In 1969, Elisabeth Kubler-Ross, a Swiss-American psychiatrist wrote the classic book On Death and Dying. This work, chronicling her lessons learned with terminally ill patients, outlined the five stages that all people go through as they near death.
Beginning when they are informed of their terminal condition, the stages are as follows:
- Denial: a suspended period of disbelief, thinking there’s been some mistake made, or that the situation is not as bad as they are being told
- Anger: an emotional reaction suggesting hostility, even betrayal, at the situation and projected often toward those felt responsible for the condition (God, loved ones, medical personnel, etc.)
- Bargaining: an attempt to placate those felt responsible for the condition by coming to an agreement of terms, often changing behavior, in hopes of different results
- Depression: a “giving up” sense of resignation to the irreversible situation and circumstances that leaves one often leaving totally alone, vulnerable and without hope
- Acceptance: the reality of death embraced, maybe even “at peace” with the inevitable end that is coming, and greater concern with eternity and/or with those who will be left behind
I share all of this to make this point: Churches facing the need for revitalization and replanting experience the same five stages affecting their collective life and psyche.
Early in the process, when initially told the church they love and serve so faithfully is struggling (plateaued, at risk, in trouble, etc.), the knee-jerk reaction of almost everyone is denial. “No way, that’s not our situation” is commonly heard. Or “We’re just fine; it’s just a bump in the road. Soon things will be back to normal.”
Later, when things don’t turn around, members can get angry. “We should have gone back to the way we did it in the good ol’ days.” “We didn’t have this problem when Pastor So-and-So was here; why did you mess things up?” And there’s the classic, “We don’t do things like that around here.” Often turnaround pastors are terminated at this stage or churches split because of their anger over the inability to move the congregation back in the right, progress-making direction.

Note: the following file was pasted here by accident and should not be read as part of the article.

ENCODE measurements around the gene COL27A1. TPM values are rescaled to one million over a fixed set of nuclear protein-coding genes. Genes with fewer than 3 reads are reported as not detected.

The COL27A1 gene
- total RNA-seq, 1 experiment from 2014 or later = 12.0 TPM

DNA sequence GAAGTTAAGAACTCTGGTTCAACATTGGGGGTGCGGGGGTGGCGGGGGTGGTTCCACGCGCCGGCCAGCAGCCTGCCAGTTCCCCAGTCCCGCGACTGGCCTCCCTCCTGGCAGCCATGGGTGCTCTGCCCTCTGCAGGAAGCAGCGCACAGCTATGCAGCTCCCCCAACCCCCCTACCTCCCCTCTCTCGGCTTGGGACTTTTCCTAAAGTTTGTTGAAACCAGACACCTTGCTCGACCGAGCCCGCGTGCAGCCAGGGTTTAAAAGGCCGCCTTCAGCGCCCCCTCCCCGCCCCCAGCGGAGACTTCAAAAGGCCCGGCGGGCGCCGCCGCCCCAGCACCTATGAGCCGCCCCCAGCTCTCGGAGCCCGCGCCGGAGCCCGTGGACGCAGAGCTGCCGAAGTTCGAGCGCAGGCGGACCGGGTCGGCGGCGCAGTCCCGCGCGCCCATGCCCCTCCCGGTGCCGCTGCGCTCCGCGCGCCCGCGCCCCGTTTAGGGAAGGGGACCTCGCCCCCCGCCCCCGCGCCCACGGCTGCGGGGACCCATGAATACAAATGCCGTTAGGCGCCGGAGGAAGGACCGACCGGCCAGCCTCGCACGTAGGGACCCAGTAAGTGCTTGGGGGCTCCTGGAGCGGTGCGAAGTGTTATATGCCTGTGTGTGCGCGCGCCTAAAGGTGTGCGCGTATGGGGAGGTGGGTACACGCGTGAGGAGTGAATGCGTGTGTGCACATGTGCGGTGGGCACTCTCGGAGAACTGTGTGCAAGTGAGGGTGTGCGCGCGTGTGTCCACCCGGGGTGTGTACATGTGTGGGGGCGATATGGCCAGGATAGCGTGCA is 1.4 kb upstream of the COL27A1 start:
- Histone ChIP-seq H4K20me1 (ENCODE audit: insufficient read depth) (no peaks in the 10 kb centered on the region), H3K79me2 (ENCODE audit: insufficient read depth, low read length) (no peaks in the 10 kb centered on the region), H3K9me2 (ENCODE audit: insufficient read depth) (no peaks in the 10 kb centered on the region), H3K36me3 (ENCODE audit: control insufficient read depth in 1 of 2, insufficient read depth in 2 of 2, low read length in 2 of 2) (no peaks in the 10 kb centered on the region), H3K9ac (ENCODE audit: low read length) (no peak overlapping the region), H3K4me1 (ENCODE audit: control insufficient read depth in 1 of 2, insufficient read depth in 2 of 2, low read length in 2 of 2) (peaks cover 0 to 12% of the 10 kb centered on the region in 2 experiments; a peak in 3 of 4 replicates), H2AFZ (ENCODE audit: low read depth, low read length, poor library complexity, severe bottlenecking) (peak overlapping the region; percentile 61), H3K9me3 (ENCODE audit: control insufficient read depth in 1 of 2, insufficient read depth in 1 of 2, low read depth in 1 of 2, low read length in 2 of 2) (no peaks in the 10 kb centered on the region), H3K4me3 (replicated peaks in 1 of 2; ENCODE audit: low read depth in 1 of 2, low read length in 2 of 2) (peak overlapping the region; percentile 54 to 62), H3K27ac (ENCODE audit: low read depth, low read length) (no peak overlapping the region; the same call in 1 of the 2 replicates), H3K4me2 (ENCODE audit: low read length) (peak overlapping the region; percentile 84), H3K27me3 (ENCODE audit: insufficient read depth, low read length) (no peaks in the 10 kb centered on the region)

At some point, however, bargaining – in the form of compromise – begins to set in. Pastors may be told by members they will change and embrace new ideas if certain experiences or expressions of church life are not changed. Leaders and staff make trade-offs, hoping this will appease the concerns of others. And of course, appeals to the Almighty are made to see if the church can persuade Him to reverse course on their direction and offer a path out of the wilderness. Negotiation is the name of the game.
Down the road of experience, when rescue is not experienced and help is not on the way, people start leaving in greater numbers, like mice abandoning a sinking ship. Deep depression begins to set in for those who remain, and they question their value, worth and significance. They buy into the idea they are a “small church” – meaning “of no consequence” – and resign themselves to an uncertain future devoid of impact and meaning, filled only with obligation and duty. They begin to believe there may be no way out of the predicament they find themselves in.
Ultimately, their desperation gives way to acceptance. They see the “writing on the wall” that their demise is certain, and the end is near. The final chapter they write, while fatal, does not have to be futile. They often look beyond their own needs at this point to see if their death can help someone else’s life. They search for legacy, and it’s often found in giving.
So, if you’re reading this today and your church is struggling, my question is where are you on this spectrum? You see, the challenge for dying churches is to recognize what’s going on in their collective life and to respond correctly, biblically and, I might hope, in a way that reclaims God’s glory for the years to come.
(More on that in Part 2)
Published July 27, 2021